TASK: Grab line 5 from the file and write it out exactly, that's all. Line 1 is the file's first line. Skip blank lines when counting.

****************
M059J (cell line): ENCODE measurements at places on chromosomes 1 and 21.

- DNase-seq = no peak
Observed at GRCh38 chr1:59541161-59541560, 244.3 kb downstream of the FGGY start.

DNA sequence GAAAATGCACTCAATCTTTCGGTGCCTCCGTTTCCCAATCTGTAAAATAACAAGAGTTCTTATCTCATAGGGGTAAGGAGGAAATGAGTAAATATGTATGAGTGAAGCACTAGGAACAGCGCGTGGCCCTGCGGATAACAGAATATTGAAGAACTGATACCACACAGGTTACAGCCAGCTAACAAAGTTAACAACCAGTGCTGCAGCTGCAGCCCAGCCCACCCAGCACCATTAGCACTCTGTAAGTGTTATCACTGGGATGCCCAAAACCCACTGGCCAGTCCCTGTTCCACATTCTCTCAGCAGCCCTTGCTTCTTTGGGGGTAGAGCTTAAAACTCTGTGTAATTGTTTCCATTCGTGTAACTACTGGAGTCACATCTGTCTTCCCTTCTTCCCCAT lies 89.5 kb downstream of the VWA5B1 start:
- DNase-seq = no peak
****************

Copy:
- DNase-seq = no peak